Beaches, festivals and farms are luring Marian Cioe from the streets of Chicago to Michigan's southwestern shore. Forty-five years after first visiting Southwest Michigan on a business trip, the 66-year-old nurse plans to “live happily ever after” in the Great Lakes State.
Cioe is just part of a real estate trend that has set Southwest Michigan apart from the rest of the state, where home sales and property values tanked in the last four years. Cioe, who plans to retire in about two years, is in the process of closing on a home near the lake in Southwest Michigan. Cioe plans to phase out of her five-bedroom Chicago home and into a two-bedroom Union Pier cottage gradually, visiting a couple of weekends a month.
“I think when the market changes, a lot of the places in Michigan are going to sell again. There’s nothing wrong with the properties, it’s the market,” Cioe says. “Might as well get the best of the best while I can.”
A beautiful lakefront and plenty of room to grow are among the advantages Southwest Michigan has used to weather Michigan's economic transition and the national recession.
Property values increased in Berrien (5 percent) and Cass (2 percent) counties from 2007 to 2011 -- at a time when the state lost 20 percent of its property value, or more than $180 billion. However, this lightly populated area, near Interstate 94, Chicago, and the Indiana Turnpike, had a low baseline of property values to begin with, W.E. Upjohn Institute regional analyst Brad Watts explained.
“When you expand and open one or two facilities, it’s going to look like a huge increase,” Watts said.
Still, the growth counts for something in the eyes of area businesses and local residents. Wendy Dant Chesser, president of the economic development group Cornerstone Alliance, said companies in the area have become stronger and those that had to lay off workers before are starting to rehire. Food processing and tool-and-die manufacturing have led the way for industrial growth, while a growing number social and entertainment attractions have helped residential growth, Dant Chesser explained.
“This area is fortunate in that Berrien County has so much lakefront property,” she said. “On top of that I have to give credit to the municipalities and investors who are working together to build recreational and entertainment amenities for the community.”
Residential property values increased in Berrien County by 4 percent between 2007 and 2011 to $6.3 billion. The hotbeds of growth were in Coloma, Bertrand and Watervliet near the Lake Michigan shore.
Cioe has family in Illinois and Indiana who will visit Union Pier with her. Cioe says she finds the area sophisticated, and that access to theaters and boutiques helped her finalize her decision to move from Chicago to Michigan.
“It’s a place that even when you live there, there are always areas to explore,” Cioe says. “It’s as private as you want and as open as you want. I’m really looking forward to the future.”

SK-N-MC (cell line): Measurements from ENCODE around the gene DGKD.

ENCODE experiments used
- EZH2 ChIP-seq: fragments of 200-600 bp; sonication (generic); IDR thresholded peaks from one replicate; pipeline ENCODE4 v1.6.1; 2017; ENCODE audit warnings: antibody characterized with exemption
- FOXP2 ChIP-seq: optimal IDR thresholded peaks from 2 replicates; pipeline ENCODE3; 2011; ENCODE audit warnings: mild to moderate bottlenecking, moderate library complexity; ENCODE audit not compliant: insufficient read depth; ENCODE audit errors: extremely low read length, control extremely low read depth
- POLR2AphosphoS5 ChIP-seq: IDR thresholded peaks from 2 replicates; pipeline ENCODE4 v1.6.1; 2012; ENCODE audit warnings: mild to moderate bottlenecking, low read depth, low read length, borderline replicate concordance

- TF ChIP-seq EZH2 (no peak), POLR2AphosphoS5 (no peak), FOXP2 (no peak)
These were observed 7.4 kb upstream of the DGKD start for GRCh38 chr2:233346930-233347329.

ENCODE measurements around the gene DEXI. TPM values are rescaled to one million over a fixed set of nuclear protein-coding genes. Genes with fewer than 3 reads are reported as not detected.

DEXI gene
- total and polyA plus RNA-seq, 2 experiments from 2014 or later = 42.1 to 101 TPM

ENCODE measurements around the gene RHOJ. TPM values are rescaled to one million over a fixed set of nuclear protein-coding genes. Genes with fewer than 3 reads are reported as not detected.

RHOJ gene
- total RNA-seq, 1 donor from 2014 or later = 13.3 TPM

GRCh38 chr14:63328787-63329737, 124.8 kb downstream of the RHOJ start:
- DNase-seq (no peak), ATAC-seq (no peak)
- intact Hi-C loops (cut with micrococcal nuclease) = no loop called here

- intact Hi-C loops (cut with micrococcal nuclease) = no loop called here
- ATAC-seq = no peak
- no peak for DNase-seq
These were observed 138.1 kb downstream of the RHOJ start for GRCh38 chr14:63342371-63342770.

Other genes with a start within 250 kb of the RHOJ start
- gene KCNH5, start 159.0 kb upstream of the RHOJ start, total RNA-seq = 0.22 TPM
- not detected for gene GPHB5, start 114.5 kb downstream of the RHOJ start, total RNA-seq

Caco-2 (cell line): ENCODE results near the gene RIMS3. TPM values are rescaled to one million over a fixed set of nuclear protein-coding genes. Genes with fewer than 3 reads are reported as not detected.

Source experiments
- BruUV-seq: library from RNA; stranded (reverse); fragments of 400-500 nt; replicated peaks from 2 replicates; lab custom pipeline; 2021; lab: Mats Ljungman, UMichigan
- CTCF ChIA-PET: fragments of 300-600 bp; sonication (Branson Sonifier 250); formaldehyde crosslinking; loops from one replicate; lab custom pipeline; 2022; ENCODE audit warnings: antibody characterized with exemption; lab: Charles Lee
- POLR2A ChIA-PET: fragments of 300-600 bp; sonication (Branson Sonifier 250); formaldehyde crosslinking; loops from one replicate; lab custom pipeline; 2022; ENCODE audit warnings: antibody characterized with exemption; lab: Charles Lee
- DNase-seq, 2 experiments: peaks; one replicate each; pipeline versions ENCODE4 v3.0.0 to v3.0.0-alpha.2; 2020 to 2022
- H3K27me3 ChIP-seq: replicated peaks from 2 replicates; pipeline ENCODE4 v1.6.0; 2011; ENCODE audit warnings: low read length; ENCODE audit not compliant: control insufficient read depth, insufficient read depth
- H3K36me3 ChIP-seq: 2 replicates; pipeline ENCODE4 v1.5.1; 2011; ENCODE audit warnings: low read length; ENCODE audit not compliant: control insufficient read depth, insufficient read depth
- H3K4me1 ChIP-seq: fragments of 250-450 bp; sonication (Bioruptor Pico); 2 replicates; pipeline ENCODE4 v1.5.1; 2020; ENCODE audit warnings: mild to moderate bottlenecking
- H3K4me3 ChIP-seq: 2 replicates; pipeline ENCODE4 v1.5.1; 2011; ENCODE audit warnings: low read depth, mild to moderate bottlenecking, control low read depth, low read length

Winery owner and farmer Joe Herman says agricultural property values have increased in Southwest Michigan because of diversified use. Statewide agricultural property values increased by 1 percent to $17.9 billion between 2007 and 2011, while other types of property values decreased. Herman, president of Karma Vista Vineyard and Winery and Herman Farms, says that when land is for sale, you see more people bidding, which boosts property value.
“If the only people who are there are the farmers, the land is worth the value of the crops it can produce,” Herman said. “If other people come to the table and think it can be a golf course or a site for a home, that’s another story.”
Industrial property values in Van Buren County grew by a whopping 30.9 percent to $453.8 million from 2007 to 2011. Industrial property values inBerrienCountygrew by 13.3 percent to $844.5 million in the same span.
Watts and Herman both said the area never saw the huge increases in property value that counties in Southeast Michigan experienced when the auto industry was booming around the turn of the century. Consequently, the area didn’t feel Michigan's fall as acutely.
“It’s just a very different place in terms of what it’s like and what they do,” Watts said. “It’s just a function of the fact that these are unique, not as developed areas that are not as connected to the core industries of the state, so they’re kind of just in their own little world.”
That’s another benefit that Herman sees -- people can have the best of both worlds by owning a second home in the area, having a business in the area or touring the area.
“It’s a geographically golden place. Because we’re so close to the Chicago population, there are people who want to live the country life,” Herman said. “They may want horses, a vineyard or to be surrounded by that. It’s an awfully nice attraction that people can have one foot in both worlds."